Like most authors I know, I feel more comfortable with writing books than promoting them. But I realise that publishing a book, and then making little effort to market it, is a bit like giving birth to a baby and then failing to look after it properly. To continue this analogy, just as pregnant mothers need good nutrition to help protect their children’s future health, experts recommend that authors need to start marketing their books several months before publication.
Marketing is essential to make your own book stand out from all the many other competing titles, especially if it is self-published. So why do so many of us find the process daunting, or have negative perceptions towards it? I think there are three main reasons:
1. You regard your work on the book as complete. After putting so much time and effort into writing and publishing it, you are (hopefully) proud of the finished result, but also perhaps feel rather tired of the whole thing. You would like to start on the next book, or to do something completely different from writing, rather than focus on marketing. But in this situation it is not enough to visualise high sales and then ‘let go of the outcome’; you need to take practical action to get your book noticed and reviewed.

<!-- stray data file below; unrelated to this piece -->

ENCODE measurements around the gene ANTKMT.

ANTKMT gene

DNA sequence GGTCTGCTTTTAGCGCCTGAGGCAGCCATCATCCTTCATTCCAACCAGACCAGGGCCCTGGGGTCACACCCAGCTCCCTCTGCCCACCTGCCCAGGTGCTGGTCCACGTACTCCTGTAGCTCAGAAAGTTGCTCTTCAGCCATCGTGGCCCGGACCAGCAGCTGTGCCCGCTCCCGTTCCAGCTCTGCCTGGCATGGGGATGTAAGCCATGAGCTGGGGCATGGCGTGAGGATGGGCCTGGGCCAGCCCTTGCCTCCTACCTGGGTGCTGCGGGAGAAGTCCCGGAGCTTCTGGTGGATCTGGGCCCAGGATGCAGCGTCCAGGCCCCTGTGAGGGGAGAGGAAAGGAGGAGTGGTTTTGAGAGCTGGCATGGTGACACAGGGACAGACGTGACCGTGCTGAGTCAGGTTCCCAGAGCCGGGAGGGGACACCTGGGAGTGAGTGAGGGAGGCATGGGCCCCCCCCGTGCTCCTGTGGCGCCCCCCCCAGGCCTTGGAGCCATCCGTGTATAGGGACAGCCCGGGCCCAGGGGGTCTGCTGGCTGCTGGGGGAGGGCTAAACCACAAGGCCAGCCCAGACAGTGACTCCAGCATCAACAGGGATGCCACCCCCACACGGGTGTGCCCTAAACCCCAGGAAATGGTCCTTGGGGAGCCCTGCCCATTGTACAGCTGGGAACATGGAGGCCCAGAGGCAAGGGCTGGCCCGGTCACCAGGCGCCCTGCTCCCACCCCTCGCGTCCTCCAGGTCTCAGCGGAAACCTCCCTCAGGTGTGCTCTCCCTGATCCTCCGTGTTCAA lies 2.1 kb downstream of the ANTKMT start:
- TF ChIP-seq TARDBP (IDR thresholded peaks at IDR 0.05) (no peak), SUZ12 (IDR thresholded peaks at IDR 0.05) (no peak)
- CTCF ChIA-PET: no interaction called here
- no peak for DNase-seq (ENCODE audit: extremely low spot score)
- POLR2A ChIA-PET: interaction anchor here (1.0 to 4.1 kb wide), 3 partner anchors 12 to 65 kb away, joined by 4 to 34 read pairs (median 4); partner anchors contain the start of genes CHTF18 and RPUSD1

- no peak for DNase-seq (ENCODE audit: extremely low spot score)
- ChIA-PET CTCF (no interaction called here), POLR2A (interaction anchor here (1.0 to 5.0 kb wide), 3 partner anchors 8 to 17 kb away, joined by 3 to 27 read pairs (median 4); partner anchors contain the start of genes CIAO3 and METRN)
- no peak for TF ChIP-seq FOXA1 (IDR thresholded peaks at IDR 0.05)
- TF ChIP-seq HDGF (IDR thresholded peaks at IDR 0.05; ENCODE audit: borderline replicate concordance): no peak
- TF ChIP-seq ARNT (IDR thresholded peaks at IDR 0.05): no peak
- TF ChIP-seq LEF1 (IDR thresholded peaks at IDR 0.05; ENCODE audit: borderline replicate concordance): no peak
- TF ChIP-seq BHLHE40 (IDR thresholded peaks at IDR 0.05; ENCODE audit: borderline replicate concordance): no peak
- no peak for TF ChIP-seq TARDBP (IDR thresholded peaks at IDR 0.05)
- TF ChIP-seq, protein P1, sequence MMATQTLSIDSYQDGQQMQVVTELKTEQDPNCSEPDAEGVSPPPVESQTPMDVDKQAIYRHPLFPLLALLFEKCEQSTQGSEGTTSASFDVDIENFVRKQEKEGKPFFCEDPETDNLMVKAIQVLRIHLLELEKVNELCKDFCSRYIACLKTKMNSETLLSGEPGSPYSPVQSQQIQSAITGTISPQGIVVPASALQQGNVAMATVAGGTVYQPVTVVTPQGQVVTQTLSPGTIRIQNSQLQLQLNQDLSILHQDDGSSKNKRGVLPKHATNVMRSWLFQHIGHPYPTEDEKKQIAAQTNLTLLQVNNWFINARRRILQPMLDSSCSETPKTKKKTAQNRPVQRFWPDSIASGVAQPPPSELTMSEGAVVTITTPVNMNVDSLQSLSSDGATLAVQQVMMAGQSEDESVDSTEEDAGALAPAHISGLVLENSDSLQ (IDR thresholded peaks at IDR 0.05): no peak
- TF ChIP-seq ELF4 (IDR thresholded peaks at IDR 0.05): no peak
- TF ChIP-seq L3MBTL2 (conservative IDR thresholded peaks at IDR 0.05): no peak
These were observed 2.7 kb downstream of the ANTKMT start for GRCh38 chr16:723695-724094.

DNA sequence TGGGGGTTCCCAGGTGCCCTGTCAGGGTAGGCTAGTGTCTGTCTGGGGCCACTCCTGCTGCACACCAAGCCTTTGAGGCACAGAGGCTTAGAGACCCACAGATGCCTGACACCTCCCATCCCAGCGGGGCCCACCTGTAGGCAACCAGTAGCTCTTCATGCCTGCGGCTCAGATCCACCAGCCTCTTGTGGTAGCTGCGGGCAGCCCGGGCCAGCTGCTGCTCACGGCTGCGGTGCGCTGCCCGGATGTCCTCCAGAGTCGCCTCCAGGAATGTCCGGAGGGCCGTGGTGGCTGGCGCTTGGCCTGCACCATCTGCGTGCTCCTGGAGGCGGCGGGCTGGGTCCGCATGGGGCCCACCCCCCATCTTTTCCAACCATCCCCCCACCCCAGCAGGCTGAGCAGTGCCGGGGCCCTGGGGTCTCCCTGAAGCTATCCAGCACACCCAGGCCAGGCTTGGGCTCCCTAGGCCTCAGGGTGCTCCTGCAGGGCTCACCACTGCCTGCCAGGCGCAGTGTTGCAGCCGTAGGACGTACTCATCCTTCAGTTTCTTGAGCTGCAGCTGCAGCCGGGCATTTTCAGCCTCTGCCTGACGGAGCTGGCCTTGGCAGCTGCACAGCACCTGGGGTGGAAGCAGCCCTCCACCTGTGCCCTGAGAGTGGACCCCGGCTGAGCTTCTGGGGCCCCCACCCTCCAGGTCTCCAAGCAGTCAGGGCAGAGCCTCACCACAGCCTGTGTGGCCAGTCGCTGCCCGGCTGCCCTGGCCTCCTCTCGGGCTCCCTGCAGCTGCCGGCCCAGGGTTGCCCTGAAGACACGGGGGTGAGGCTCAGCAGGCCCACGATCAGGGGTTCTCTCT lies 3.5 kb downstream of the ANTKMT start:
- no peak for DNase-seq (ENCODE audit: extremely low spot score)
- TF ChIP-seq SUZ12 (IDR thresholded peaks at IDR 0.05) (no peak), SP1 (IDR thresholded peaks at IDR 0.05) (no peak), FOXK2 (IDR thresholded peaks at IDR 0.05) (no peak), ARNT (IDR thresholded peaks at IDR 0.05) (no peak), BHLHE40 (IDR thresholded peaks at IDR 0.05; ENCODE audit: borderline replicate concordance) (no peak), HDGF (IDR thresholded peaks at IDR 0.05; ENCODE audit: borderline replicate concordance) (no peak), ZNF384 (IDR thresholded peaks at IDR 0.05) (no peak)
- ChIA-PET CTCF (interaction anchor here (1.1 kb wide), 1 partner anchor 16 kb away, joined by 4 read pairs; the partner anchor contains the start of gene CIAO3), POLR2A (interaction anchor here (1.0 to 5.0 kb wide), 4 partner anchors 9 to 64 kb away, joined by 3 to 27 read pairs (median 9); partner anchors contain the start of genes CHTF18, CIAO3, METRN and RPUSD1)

2, You feel diffident about putting your book forward. You may fear being rejected, criticised or ignored. If you were brought up to be modest about your achievements, you may feel there is something ‘not quite nice’ about marketing, that it smacks too much of self-promotion. It may help to think about the process as being about your book rather than about you as a person, and to remember that no readers will be able to enjoy or benefit from your writing unless they know of its existence.
3. You do not know how to do it. Many writers do not have a business background or any training in sales and marketing techniques. But there is a huge amount of free guidance online, as well as a variety of paid courses. These suggest many different methods of marketing, to suit different personalities. Some writers enjoy giving public talks or taking copies along to bookshops and meetings, whereas others would rather develop their websites and blogs or take advantage of easy-to-use platforms such as an Amazon author page – you can see mine here. There are professional agencies which will mount a campaign on your behalf, but my own single experience with this method proved an expensive failure, and so for my latest book Persons not Diseases I am tackling the marketing myself.